While you may not think that nervousness is beneficial in public speaking or for that matter in any other type of live performance, be it in the performing arts or in professional sports, the truth is that there are wonderful bonuses of the dreaded adrenaline rush. Many people, however, are unable to appreciate just what nervousness can do for them, because they have no control over it. |
In truth, I would rather an individual be nervous in public speaking than not because nervousness or the increased level of stress actually increases your chances of success at the lectern. The problem for many people is that their nervousness in is control of them instead of the other way around. That, in itself, is a reason to fear public speaking. And, in cases like this, your level of stress continues to increase thereby increasing your nervousness instead of decreasing it.
When Indianapolis played New Orleans this month, do you not think the football players were nervous? Of course they were. It was the Super Bowl! Nervousness is not something that happens just to you. It happens to all of us in one manner or another. The difference between you and the football player, for example, is that he puts his nervousness to good use, just as actors, musicians, singers, and professional speakers do.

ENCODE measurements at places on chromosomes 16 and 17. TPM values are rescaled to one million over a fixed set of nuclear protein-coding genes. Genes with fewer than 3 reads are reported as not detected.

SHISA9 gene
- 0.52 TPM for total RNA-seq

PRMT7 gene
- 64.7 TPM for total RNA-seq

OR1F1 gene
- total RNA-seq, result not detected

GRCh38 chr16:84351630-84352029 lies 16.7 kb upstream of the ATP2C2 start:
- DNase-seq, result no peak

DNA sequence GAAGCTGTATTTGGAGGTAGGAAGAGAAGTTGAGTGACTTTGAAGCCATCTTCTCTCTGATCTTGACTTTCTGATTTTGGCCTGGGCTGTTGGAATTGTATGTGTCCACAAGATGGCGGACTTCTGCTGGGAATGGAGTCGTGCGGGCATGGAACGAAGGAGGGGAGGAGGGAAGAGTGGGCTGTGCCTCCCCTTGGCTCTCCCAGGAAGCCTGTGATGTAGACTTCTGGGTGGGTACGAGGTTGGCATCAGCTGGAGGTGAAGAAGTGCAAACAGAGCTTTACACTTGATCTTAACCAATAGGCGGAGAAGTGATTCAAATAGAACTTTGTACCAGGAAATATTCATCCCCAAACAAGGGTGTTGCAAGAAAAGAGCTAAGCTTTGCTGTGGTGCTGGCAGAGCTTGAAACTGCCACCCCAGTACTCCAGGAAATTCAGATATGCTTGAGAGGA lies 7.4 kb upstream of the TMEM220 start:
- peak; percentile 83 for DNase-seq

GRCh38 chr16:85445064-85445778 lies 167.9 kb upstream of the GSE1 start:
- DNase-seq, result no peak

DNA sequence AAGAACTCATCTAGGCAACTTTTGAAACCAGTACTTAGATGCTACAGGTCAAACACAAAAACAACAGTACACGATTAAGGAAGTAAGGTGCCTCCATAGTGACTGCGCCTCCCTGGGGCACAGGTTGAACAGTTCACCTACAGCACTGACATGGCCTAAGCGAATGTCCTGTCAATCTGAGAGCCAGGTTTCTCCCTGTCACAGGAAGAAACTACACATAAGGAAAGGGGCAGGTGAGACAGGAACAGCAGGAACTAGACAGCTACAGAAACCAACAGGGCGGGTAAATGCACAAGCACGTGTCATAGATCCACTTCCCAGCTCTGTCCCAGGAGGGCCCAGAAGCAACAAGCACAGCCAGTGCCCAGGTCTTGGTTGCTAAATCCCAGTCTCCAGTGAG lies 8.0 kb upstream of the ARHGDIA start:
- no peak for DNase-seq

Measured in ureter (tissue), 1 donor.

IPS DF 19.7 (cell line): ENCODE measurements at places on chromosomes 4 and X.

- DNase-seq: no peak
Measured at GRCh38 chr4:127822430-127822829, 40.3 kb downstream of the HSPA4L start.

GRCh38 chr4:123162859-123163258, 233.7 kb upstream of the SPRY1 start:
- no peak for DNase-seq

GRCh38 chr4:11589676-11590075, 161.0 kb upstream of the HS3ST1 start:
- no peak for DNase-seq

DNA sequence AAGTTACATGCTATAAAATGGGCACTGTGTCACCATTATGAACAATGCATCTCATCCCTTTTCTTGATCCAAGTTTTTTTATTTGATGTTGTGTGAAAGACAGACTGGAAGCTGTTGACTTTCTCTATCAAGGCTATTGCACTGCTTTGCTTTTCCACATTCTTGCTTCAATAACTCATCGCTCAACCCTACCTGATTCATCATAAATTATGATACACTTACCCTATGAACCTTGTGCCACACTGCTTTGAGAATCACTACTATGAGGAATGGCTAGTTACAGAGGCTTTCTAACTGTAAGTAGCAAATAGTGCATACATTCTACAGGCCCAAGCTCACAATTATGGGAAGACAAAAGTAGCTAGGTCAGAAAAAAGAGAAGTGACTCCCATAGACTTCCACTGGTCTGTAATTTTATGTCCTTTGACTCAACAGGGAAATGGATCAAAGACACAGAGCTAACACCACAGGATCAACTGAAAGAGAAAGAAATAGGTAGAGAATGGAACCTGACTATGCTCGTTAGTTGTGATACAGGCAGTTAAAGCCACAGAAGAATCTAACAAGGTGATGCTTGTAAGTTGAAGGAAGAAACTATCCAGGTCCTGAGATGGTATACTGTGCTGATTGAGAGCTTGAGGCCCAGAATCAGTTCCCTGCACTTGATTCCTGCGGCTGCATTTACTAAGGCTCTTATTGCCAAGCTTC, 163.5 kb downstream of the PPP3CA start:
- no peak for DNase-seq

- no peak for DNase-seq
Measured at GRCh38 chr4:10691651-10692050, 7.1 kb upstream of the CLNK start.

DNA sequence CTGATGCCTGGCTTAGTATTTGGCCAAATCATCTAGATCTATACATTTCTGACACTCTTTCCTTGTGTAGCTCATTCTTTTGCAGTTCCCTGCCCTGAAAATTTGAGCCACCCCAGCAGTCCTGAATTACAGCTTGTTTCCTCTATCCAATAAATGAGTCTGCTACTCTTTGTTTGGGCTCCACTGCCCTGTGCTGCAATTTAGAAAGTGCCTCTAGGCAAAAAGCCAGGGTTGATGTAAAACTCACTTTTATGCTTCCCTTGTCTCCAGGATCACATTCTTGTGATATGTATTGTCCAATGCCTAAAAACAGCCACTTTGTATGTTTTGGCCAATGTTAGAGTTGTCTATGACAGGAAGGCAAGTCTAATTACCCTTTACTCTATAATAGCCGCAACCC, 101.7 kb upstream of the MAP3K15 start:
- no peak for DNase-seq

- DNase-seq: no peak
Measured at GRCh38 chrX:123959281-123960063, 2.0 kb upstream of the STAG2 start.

Being able to control your anxiety, nervousness, jitters or whatever you call it means that you will discover:
- a heightened awareness of all of your senses,
- the ability to be more focused, and,
- an increase in your level of enthusiasm – which your audience will feel as well.
Nervousness is debilitating only if you allow it to be. So, how do you take control of your nervousness and allow it to work for you? By learning how to breathe with the support of your diaphragm. If you have never thought of breathing in this manner, you might want to learn this technique. In doing so, you will also discover an overall reduction in the stress you encounter on a daily basis.
If you would like to know if you are breathing properly, stand in front of a mirror – minus your shirt or blouse – and take a deep breath. Did your shoulder rise? Did you suck in your mid-torso region? If so, then you are breathing incorrectly: you are a lazy or shallow breather. By breathing in this manner, the nervousness you feel at the lectern will only be exacerbated.
Make diaphragmatic breathing a habit and watch what happens the next time you have to give a presentation or speech. There is nothing better for controlling nervousness than breathing with this support. Imagine controlling your nervousness, putting an end to breathlessness and actually having control over your delivery just by taking a proper breath. Pretty novel idea, isn’t it?
The Voice Lady Nancy Daniels offers private, group and corporate training in voice and presentation skills as well as Voicing It!, the only video training program on voice improvement. Visit her website at Voice Dynamic and watch as Nancy describes the best means of controlling nervousness in any form of public speaking.
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